The Jamestown Project works best when Kupperman sets aside her special pleading for Jamestown as an inspirational success and as our singular national cradle. The book sparkles when she instead recovers the complex and cosmopolitan backdrop to English colonization. During the late sixteenth and early seventeenth century, an ambitious mix of English visionaries and rogues probed the wider world for new opportunities. Mixing utopian dreams with pragmatic greed, they sought great fortune and new power for their small, poor, and beleaguered island kingdom. Protestants and nationalists, they sought to break out of encirclement by the overbearing power of Catholic Spain, which financed European domination with gold and silver extracted from Mexican and Peruvian mines. Seeking a share of this wealth, these Englishmen preyed upon Spanish ships and seaports, or they conquered and plundered the Catholic Irish. In stretching westward into North America, the English sought pirate bases to afflict the Spanish, and new plantations to exploit the Indians just as they had done to the Irish.
Kupperman also sheds light upon England’s growing engagement with the Muslim world as a mix of attraction and repulsion. Some of the Virginia Company’s leaders had cultivated trading partners and potential allies among the Muslim rulers of Morocco and the Ottoman Empire, while some English mercenaries (including Smith) fought against the Turks on behalf of Christian warlords in the Balkans. She suggests that familiarity with Islam facilitated colonial improvisation in the New World--but how she does not say. In sum, her English promoters and adventurers lived in a complex world of mixed and multiple dangers and opportunities which invited great gambles that could spin into madness, as they did at Jamestown.
By taking readers on a sprightly jaunt around the Mediterranean, into Ireland, and across the Atlantic to both the tropics and the Arctic, Kupperman reveals Jamestown as only one small, risky, and tenuous foray in a global array of English ventures, rather than the essential seed of a future superpower. But she also makes a good case that Jamestown’s founders deserve some credit for their unusual persistence through the initial decade of folly and suffering. Given the miserable failures of other English colonial ventures, most sensationally at Roanoke during the 1580s, she argues that Jamestown stands out for its founders’ surprising endurance.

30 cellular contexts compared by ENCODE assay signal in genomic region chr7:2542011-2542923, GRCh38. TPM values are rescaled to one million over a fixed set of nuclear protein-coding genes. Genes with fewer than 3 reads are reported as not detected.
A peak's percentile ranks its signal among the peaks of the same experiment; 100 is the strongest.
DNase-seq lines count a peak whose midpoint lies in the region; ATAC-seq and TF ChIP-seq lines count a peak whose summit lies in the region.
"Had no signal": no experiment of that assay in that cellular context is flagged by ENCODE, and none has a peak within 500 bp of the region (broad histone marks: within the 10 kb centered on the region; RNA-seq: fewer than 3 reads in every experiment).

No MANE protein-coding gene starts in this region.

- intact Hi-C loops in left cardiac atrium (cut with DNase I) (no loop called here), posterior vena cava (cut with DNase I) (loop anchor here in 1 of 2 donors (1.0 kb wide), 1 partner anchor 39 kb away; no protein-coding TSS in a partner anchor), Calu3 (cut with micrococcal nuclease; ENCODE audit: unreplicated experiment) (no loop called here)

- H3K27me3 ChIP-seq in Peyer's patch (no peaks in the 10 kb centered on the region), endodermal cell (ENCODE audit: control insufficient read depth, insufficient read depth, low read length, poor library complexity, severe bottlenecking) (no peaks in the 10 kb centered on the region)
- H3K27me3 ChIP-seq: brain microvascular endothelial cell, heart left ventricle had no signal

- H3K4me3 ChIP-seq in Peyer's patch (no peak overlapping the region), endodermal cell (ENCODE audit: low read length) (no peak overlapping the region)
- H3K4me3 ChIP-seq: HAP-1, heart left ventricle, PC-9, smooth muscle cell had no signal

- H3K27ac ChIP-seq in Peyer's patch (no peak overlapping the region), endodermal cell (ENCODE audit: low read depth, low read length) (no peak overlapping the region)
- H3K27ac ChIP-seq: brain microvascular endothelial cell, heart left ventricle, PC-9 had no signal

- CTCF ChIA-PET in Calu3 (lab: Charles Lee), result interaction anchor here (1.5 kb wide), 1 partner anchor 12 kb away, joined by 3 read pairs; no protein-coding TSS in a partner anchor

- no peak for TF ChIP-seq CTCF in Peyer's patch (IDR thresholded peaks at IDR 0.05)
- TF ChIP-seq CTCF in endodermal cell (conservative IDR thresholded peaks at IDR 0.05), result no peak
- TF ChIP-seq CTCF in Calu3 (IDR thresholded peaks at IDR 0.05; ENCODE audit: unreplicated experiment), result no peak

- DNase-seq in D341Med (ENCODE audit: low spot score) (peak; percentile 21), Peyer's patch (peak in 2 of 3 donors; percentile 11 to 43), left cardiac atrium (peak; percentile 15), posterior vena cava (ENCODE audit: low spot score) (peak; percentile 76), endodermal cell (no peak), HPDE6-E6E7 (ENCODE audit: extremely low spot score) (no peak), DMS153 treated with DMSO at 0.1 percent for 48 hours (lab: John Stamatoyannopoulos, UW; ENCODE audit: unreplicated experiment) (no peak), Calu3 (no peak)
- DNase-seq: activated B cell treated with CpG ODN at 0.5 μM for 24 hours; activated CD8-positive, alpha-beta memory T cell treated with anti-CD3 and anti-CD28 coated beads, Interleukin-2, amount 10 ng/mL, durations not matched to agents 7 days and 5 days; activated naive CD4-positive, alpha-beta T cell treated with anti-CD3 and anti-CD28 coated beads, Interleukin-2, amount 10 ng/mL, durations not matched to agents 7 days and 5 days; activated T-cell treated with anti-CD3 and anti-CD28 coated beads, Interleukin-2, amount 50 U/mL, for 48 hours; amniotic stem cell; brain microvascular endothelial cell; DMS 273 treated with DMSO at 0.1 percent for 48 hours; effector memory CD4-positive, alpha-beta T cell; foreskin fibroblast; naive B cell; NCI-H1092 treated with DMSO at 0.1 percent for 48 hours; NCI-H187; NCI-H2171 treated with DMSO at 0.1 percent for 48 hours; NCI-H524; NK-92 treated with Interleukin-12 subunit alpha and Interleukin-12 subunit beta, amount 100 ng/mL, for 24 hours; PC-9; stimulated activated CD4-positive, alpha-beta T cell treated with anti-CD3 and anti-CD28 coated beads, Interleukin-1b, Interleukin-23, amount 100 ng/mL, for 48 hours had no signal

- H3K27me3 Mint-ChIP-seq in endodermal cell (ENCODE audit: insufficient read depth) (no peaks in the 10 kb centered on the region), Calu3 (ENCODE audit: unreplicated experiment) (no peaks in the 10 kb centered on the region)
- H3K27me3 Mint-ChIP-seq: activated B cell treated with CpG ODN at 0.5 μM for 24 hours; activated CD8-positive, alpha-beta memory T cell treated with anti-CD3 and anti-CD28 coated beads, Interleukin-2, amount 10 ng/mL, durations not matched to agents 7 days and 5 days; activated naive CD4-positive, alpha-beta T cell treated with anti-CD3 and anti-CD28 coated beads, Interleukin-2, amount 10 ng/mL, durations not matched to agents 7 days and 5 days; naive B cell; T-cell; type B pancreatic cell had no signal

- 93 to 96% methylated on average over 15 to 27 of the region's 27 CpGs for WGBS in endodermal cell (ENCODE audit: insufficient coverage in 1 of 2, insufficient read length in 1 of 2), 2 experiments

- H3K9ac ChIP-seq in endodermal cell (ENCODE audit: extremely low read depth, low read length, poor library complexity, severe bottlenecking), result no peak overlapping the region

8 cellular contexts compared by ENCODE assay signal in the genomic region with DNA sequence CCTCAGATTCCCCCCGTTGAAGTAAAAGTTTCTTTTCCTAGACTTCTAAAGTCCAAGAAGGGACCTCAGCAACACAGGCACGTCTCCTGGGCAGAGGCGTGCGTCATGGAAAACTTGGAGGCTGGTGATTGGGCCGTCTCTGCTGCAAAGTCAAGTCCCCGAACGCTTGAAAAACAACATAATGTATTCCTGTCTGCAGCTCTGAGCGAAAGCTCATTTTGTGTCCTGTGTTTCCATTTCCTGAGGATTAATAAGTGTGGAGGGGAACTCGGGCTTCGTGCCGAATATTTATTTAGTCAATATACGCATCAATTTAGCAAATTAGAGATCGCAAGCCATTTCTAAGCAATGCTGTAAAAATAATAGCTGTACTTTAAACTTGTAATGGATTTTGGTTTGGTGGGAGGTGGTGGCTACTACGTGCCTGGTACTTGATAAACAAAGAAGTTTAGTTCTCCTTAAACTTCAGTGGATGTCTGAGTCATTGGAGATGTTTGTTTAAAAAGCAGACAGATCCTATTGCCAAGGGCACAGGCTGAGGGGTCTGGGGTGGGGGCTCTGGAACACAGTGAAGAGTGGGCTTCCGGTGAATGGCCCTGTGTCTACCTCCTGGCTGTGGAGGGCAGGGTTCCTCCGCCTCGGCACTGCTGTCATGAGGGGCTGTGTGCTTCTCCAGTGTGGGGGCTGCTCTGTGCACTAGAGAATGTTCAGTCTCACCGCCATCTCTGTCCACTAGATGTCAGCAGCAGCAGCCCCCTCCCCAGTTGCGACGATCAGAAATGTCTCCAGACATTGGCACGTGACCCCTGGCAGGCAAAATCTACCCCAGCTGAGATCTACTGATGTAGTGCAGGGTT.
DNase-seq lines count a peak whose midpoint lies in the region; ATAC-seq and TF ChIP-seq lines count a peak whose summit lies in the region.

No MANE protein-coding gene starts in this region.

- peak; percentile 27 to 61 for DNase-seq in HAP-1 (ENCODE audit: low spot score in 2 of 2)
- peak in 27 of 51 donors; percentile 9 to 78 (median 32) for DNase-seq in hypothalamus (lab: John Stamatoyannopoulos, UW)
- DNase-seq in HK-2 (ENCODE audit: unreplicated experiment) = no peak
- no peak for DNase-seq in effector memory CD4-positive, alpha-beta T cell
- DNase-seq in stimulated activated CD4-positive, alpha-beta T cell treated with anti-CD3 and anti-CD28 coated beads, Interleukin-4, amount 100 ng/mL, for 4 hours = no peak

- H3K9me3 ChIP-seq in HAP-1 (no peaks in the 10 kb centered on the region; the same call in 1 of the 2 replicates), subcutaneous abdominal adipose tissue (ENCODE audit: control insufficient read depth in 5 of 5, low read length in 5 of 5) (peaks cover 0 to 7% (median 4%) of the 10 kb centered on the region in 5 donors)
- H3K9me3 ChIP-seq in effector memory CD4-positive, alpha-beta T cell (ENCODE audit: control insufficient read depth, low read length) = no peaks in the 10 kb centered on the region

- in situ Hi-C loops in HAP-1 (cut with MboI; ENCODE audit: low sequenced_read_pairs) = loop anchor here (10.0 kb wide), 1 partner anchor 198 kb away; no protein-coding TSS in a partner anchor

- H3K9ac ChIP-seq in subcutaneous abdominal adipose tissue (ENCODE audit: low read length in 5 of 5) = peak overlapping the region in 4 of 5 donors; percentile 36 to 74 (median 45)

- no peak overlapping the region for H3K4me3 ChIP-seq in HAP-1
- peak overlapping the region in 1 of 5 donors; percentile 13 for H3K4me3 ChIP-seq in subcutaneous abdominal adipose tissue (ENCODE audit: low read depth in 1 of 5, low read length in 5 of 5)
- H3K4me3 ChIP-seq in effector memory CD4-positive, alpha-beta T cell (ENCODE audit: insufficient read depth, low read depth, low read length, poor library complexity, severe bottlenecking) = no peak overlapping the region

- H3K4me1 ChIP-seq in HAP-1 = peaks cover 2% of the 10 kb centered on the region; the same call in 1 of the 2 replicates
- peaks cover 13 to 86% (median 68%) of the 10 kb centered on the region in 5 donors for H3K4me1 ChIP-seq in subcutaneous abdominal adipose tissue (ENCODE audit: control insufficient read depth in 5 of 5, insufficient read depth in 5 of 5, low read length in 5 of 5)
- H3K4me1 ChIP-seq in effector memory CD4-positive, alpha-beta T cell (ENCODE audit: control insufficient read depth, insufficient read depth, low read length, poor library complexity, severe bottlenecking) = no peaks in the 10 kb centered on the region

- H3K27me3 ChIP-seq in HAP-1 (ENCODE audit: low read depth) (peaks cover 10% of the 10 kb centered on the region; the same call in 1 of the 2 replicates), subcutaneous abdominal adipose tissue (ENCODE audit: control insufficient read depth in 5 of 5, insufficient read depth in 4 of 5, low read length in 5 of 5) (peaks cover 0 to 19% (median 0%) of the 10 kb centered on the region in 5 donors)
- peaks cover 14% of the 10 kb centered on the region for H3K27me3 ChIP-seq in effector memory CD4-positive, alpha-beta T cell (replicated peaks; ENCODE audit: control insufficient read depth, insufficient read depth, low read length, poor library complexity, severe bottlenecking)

If so, let us now praise infamous men: the long-maligned leaders of the Virginia Company in London. Distant, wealthy, and English, they make convenient foils in an enduring American populist story originally crafted by Smith. In this version, the corporate leaders were out-of-touch elitists, afflicting the poor colonists with unrealistic expectations and foolish instructions. Success allegedly came only when ordinary colonists defied their superiors by becoming pragmatic and resourceful Americans guided by experiment and experience.
But if sheer endurance was Jamestown’s glory, then the English corporate magnates deserve most of the credit. Against all odds and reason, they kept pouring good money after bad to ship more supplies and new colonists, year after profitless year. Meanwhile, most of the common colonists endured only in early graves, replaced by the newcomers funded by the persistent leaders of the underappreciated company. The survival of the colony depended on that expensive stream of newcomers who kept the living numbers slightly ahead of the gravediggers. Rank ingratitude and royal greed killed the company in 1624, transforming Virginia into a crown colony just as tobacco rendered it profitable. Ever since, historians have treated the company with an undue contempt influenced by Smith and other axe-grinders.